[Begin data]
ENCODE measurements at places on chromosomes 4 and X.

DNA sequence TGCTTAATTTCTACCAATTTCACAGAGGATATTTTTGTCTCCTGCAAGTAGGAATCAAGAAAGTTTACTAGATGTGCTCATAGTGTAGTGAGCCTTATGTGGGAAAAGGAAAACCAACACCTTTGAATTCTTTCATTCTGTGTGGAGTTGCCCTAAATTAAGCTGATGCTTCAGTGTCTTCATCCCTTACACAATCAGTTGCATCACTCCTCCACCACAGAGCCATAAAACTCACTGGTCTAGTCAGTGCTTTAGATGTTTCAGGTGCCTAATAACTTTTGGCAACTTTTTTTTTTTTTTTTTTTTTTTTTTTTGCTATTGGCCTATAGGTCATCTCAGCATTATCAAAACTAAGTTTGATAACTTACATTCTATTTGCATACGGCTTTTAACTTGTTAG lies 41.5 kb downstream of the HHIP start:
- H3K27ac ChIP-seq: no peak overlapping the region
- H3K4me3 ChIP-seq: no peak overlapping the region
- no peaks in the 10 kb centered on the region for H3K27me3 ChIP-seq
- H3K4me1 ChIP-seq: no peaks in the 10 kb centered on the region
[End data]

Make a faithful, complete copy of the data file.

ENCODE measurements at places on chromosomes 4 and X.

DNA sequence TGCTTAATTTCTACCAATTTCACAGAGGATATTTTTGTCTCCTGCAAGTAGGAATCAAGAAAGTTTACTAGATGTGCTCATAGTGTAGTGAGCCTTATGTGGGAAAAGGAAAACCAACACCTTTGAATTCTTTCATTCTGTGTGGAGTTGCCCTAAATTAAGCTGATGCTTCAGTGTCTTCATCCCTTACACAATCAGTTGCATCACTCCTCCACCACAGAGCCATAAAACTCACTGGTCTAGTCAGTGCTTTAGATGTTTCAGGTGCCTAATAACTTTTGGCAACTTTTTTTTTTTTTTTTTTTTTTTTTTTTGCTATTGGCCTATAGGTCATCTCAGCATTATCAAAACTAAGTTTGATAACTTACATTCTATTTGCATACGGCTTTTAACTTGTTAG lies 41.5 kb downstream of the HHIP start:
- H3K27ac ChIP-seq: no peak overlapping the region
- H3K4me3 ChIP-seq: no peak overlapping the region
- no peaks in the 10 kb centered on the region for H3K27me3 ChIP-seq
- H3K4me1 ChIP-seq: no peaks in the 10 kb centered on the region